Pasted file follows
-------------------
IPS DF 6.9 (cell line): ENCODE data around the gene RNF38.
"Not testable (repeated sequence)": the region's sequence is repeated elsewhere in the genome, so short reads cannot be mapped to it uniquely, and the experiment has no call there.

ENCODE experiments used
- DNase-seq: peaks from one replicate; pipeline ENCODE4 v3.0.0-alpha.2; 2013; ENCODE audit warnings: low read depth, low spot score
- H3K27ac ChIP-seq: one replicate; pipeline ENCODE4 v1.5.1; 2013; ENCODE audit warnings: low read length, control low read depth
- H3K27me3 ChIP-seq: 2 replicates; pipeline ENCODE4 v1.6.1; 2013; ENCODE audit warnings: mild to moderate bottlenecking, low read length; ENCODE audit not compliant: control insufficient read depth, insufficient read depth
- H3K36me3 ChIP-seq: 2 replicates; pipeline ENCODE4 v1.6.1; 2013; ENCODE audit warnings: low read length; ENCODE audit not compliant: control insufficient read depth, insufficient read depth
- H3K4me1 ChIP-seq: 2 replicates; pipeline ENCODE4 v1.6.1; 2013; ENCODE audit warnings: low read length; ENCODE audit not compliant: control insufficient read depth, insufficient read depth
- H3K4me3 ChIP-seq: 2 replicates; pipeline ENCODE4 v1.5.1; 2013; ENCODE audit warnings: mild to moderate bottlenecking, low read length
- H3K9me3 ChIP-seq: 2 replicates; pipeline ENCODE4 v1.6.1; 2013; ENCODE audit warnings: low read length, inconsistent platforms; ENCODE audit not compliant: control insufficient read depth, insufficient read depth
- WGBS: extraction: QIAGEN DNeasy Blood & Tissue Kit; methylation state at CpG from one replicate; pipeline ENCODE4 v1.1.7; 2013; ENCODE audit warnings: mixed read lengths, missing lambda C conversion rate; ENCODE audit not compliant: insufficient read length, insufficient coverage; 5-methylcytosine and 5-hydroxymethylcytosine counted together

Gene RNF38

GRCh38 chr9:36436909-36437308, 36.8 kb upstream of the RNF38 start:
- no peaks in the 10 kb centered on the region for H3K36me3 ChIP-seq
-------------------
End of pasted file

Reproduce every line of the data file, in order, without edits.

IPS DF 6.9 (cell line): ENCODE data around the gene RNF38.
"Not testable (repeated sequence)": the region's sequence is repeated elsewhere in the genome, so short reads cannot be mapped to it uniquely, and the experiment has no call there.

ENCODE experiments used
- DNase-seq: peaks from one replicate; pipeline ENCODE4 v3.0.0-alpha.2; 2013; ENCODE audit warnings: low read depth, low spot score
- H3K27ac ChIP-seq: one replicate; pipeline ENCODE4 v1.5.1; 2013; ENCODE audit warnings: low read length, control low read depth
- H3K27me3 ChIP-seq: 2 replicates; pipeline ENCODE4 v1.6.1; 2013; ENCODE audit warnings: mild to moderate bottlenecking, low read length; ENCODE audit not compliant: control insufficient read depth, insufficient read depth
- H3K36me3 ChIP-seq: 2 replicates; pipeline ENCODE4 v1.6.1; 2013; ENCODE audit warnings: low read length; ENCODE audit not compliant: control insufficient read depth, insufficient read depth
- H3K4me1 ChIP-seq: 2 replicates; pipeline ENCODE4 v1.6.1; 2013; ENCODE audit warnings: low read length; ENCODE audit not compliant: control insufficient read depth, insufficient read depth
- H3K4me3 ChIP-seq: 2 replicates; pipeline ENCODE4 v1.5.1; 2013; ENCODE audit warnings: mild to moderate bottlenecking, low read length
- H3K9me3 ChIP-seq: 2 replicates; pipeline ENCODE4 v1.6.1; 2013; ENCODE audit warnings: low read length, inconsistent platforms; ENCODE audit not compliant: control insufficient read depth, insufficient read depth
- WGBS: extraction: QIAGEN DNeasy Blood & Tissue Kit; methylation state at CpG from one replicate; pipeline ENCODE4 v1.1.7; 2013; ENCODE audit warnings: mixed read lengths, missing lambda C conversion rate; ENCODE audit not compliant: insufficient read length, insufficient coverage; 5-methylcytosine and 5-hydroxymethylcytosine counted together

Gene RNF38

GRCh38 chr9:36436909-36437308, 36.8 kb upstream of the RNF38 start:
- no peaks in the 10 kb centered on the region for H3K36me3 ChIP-seq